The Bernina Express of the Rhätische Bahn runs from Chur to Tirano in Italy through a truly impressive mountain landscape. A winter journey on the Bernina Express is a special experience. The snow makes the landscape look even more impressive, for example when the Bernina Express passes by the Morteratsch Glacier.
At Ospizio Bernina, the Rhätische Bahn reaches – without the use of cog wheels – the railway’s highest altitude of 7,392 feet or 2,253 metres above sea level. The Bernina Express runs downhill from here to Tirano, which lies at an altitude of 1,407 feet or 429 metres above sea level.
In summer, you can take a bus here for onward travel to Lugano. The Bernina Express is an experience well worth trying at different times of the year.
Track 11 – Task A – Exercise D
Interviewer I’ve come here to Cape Tribulation and the Daintree National Park to explore its wilderness life. What do I have to do in order to see some of that wildlife, Jane? For instance, do you think I’ll be able to spot a cassowary?
Researcher Well, that’s not such an easy thing to do. There aren’t a lot of these birds around nowadays. In 1993, we counted only 54 birds. And that was very alarming, they were close to becoming extinct. But thanks to a few new measures, the cassowary has made a comeback. So now we know that there are probably about 500 of them in the Daintree forest.
Interviewer Is that so? Well, congratulations. And why was it so endangered?
Researcher A number of reasons. More roads had been built, and paved, so there was faster traffic, and quite a number of birds were killed by vehicles. You see, they can’t fly, they have to cross the roads on foot. And then there were some cassowaries that got caught in traps, ugly iron things which hurt their feet. The traps were meant for pigs which had become wild and were destroying the habitats. And dogs can kill cassowaries too, if they’re let loose.
Interviewer That’s a sad story. What do these famous creatures look like?
Researcher First of all, they’re tall, as tall as you, in fact they can be as tall as 1.8 metres and weigh as much as a human adult. They have long black feathers, and a pale blue head. And there are two red things called wattles that hang at the front of the neck.
Interviewer But even though they’re so big, they’re hard to spot, aren’t they?
Researcher Yes, they’re quite shy. They normally live a secret life in the jungle, and they wander around. And that’s actually good for people, because if such a huge bird got scared, it might become aggressive. Male cassowaries, especially, are very protective of their young, and they might well attack you with their sharp claws. People have been badly hurt.
Interviewer Wow. So I should avoid them?
Researcher If you see one, you’re lucky in the first place, because few people do. Just don’t go any nearer, and don’t turn your back on it. Face the bird and back away slowly. And never feed a cassowary, either. They know what’s good for them.
Interviewer Thank you very much for this information, Jane.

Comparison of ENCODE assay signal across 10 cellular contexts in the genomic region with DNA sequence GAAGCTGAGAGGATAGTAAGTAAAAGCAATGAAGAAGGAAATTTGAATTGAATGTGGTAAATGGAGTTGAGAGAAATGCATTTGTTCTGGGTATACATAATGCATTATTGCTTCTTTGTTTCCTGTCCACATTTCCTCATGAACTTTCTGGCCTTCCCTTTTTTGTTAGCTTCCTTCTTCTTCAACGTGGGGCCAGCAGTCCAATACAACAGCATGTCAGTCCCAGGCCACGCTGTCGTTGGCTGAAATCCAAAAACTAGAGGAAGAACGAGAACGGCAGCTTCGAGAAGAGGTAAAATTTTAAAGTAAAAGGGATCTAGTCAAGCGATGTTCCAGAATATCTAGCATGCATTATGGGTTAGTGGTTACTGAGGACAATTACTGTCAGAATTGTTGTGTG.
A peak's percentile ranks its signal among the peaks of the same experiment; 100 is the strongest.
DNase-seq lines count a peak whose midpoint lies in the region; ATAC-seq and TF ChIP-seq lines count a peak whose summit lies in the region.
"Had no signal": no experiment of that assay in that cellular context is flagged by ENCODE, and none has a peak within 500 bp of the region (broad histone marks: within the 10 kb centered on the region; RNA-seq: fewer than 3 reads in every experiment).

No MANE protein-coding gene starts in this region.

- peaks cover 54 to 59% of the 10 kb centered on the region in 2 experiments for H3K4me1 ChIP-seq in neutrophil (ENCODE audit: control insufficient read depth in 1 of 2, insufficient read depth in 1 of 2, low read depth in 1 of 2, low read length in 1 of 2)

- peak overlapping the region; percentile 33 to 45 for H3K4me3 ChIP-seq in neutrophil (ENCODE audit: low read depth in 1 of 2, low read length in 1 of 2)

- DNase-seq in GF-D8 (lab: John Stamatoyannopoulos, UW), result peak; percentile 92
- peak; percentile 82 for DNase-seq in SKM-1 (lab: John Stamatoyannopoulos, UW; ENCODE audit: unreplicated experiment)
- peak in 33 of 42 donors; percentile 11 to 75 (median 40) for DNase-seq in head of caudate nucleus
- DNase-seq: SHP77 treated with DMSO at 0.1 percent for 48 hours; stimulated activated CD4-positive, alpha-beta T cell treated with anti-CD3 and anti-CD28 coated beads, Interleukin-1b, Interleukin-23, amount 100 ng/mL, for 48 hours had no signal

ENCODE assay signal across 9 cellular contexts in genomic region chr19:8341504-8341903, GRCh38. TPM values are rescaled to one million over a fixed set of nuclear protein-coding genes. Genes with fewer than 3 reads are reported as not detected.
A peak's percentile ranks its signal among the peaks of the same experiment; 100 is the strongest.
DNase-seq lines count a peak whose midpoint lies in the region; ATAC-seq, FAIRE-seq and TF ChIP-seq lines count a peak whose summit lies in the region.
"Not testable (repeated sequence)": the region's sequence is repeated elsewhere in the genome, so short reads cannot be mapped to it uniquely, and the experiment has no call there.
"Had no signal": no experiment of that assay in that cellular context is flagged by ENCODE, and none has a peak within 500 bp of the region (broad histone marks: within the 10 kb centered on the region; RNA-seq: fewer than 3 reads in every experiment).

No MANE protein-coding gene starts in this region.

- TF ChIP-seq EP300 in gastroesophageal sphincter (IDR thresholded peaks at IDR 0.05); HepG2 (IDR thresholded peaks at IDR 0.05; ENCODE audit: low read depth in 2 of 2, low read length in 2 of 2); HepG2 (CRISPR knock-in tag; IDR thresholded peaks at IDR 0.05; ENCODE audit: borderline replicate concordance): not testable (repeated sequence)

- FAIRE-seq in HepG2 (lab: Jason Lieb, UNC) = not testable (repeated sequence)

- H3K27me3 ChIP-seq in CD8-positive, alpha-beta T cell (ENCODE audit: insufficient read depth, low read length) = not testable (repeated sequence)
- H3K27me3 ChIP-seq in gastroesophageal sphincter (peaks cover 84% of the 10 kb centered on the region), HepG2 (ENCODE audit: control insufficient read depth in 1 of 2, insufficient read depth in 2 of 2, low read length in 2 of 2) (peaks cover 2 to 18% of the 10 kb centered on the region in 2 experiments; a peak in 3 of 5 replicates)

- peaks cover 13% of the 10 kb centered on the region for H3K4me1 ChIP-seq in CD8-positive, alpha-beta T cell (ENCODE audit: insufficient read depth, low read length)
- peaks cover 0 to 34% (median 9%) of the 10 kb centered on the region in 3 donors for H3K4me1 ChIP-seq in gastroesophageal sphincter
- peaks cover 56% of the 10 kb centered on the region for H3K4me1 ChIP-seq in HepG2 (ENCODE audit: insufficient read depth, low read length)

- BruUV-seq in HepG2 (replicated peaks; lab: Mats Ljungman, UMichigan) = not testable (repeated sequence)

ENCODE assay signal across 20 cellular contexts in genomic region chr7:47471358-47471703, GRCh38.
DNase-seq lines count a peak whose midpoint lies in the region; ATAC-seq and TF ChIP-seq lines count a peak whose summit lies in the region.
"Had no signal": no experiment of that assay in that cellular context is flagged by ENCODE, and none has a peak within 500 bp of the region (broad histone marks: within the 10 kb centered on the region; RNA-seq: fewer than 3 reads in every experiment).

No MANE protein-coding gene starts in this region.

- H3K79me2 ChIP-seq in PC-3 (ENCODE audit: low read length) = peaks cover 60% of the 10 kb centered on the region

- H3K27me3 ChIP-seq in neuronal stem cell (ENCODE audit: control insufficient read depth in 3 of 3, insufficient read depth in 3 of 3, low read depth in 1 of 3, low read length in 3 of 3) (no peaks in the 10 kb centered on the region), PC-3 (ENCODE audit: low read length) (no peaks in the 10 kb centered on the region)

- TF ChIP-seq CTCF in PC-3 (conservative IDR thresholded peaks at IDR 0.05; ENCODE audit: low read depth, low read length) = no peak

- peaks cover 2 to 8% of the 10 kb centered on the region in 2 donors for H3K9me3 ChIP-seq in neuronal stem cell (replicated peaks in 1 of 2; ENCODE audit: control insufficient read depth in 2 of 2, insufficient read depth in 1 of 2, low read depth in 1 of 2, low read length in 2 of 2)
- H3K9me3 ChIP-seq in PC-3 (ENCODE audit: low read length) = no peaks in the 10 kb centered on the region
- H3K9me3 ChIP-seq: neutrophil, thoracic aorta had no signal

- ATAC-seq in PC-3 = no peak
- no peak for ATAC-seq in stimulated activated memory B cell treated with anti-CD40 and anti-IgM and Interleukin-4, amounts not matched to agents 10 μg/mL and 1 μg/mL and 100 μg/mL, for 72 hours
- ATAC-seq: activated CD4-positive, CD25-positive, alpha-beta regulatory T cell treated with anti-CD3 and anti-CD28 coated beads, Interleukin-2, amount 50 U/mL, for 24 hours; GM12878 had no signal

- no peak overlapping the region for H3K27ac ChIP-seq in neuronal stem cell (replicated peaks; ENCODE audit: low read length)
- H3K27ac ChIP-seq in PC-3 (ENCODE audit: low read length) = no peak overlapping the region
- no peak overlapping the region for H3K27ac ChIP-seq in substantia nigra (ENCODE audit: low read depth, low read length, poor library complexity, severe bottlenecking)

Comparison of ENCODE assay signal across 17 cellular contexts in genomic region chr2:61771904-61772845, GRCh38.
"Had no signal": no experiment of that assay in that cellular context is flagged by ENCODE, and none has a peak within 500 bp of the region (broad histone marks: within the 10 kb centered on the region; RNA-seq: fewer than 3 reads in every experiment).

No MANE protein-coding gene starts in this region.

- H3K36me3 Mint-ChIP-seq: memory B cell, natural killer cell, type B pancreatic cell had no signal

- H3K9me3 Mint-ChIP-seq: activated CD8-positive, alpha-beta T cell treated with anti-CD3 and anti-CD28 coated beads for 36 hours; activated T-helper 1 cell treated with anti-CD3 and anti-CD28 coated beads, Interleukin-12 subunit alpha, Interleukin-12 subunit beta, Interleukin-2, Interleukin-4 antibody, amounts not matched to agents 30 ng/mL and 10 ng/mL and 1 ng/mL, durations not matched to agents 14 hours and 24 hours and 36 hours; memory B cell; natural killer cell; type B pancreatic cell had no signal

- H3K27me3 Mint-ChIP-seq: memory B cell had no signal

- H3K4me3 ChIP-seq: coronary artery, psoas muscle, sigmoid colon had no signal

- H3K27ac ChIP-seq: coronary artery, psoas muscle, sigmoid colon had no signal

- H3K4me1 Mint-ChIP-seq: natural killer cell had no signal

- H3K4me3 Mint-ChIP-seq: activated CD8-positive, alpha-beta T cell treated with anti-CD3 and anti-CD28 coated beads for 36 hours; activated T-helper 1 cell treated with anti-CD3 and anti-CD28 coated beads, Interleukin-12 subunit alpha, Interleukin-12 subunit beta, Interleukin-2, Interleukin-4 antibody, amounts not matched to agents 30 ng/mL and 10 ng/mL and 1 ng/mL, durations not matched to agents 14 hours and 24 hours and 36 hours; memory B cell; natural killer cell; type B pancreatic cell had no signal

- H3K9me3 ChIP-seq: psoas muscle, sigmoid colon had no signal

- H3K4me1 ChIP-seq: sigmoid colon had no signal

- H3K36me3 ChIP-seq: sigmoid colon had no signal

Jane You’re welcome.
Track 12 – Task B – Exercise A
These fish are generally striped, they can be red, brown, orange, yellow, black, maroon or white. I said they’re poisonous, and they use the poison to kill their prey. For human beings, the poison is very painful, but not deadly. But look at these spines again, they look rather like wings, don’t they?
People say that you can see the Great Barrier Reef from outer space. That’s actually true. It’s the biggest structure on earth that has been made by living organisms.
Now why do we call it a structure made by living organisms? Well, there are billions of tiny animals, called coral polyps. They give off a substance and the reefs are made up of this substance.
More than half of the reefs are in danger nowadays, especially those that are near the coast. And now we have global warming. Warmer ocean temperatures could lead to coral bleaching: this is when corals lose their colours due to stress.
Track 13 – Task B – Exercise D
1 Don’t litter! Take your rubbish with you.
2 Don’t touch or break off corals.
3 Don’t sit or stand on corals.
4 When you go hiking, please stay on the marked trails.
5 Observe animals, but don’t touch or handle them.
Track 14 – Task B – Exercise E
Announcer The Queensland state government in Australia announces a new plan to protect the Great Barrier Reef from agricultural pollution. The iconic reef is being damaged by pesticides and sediment from farms that seep into waterways.
The Queensland government is to spend an extra 30 million dollars to reduce this hazardous run-off. Farmers also will face tougher environmental regulations.
Queensland premier Anna Bligh says that man-made threats present serious challenges to the reef, which is a World Heritage site.
Anna Bligh We know that there are many contributing factors to the water quality of the reef. We are already addressing a number of those activities particularly around increased population levels, sewage treatment etc. But what the science is telling us is that the highest levels of damaging chemicals and nutrients are in those areas that have intense farming activity.
Announcer Environmental groups welcome the Queensland plan to protect the Great Barrier Reef. Farmers, however, argue that they have already taken significant steps to stop the spread of pollutants from their land. The Great Barrier Reef stretches for more than 2,000 kilometres along Australia’s northeast coast. It’s not only an ecological marvel, but generates billions of dollars for Australia’s tourism industry, drawing in thousands of scuba divers and others who want to see the marine animals that live along the reef.
Track 15/16 – Focus on skills – Exercise C